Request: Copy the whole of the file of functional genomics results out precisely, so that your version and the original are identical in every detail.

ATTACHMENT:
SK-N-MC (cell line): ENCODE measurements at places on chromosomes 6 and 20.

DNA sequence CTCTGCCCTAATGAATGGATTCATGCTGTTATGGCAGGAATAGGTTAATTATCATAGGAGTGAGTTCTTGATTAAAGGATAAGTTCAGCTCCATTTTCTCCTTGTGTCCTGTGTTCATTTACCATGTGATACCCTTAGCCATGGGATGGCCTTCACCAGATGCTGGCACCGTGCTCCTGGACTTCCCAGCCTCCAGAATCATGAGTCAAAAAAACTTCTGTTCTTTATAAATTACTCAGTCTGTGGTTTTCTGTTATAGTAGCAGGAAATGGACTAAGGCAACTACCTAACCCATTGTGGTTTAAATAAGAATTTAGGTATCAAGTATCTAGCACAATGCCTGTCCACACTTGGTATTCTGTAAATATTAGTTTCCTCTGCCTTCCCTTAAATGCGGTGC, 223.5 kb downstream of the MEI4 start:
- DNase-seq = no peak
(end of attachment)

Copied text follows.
SK-N-MC (cell line): ENCODE measurements at places on chromosomes 6 and 20.

DNA sequence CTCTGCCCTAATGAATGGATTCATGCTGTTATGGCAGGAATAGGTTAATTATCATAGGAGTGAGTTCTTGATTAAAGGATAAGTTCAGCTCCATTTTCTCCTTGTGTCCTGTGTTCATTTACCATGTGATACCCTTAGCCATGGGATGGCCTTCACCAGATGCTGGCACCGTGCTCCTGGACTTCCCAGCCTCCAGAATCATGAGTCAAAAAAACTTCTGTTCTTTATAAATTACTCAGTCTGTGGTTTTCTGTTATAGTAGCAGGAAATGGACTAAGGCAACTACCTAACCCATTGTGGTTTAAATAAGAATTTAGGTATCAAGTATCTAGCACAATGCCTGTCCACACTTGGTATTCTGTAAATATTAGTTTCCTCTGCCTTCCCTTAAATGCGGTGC, 223.5 kb downstream of the MEI4 start:
- DNase-seq = no peak